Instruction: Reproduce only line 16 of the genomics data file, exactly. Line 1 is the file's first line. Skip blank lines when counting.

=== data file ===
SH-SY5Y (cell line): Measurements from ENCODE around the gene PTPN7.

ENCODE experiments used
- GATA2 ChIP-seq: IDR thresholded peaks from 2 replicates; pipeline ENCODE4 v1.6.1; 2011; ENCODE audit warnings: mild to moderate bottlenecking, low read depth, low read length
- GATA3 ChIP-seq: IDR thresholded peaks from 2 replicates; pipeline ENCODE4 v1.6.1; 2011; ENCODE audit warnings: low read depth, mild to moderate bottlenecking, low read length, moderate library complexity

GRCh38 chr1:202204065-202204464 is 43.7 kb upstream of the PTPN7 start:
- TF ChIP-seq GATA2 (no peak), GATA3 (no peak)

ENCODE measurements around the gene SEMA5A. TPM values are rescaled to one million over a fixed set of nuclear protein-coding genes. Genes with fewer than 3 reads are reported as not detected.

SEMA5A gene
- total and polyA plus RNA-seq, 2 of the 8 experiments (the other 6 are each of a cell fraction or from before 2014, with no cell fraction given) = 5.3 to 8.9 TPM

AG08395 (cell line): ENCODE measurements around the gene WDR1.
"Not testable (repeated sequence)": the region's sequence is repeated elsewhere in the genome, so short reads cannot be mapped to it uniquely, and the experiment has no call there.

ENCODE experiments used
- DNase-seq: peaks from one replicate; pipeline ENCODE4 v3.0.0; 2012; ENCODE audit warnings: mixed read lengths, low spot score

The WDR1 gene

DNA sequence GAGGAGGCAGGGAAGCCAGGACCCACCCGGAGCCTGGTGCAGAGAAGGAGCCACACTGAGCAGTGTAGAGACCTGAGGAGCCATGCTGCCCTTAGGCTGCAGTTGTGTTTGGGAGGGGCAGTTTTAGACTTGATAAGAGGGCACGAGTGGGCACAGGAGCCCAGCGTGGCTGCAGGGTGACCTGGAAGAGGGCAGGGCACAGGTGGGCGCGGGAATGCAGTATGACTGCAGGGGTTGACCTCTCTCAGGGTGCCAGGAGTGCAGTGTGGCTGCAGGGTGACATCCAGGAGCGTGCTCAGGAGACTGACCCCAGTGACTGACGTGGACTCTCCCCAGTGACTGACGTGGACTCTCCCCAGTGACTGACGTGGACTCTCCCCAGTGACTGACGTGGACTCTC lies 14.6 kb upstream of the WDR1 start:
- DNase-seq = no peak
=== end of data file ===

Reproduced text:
- DNase-seq = no peak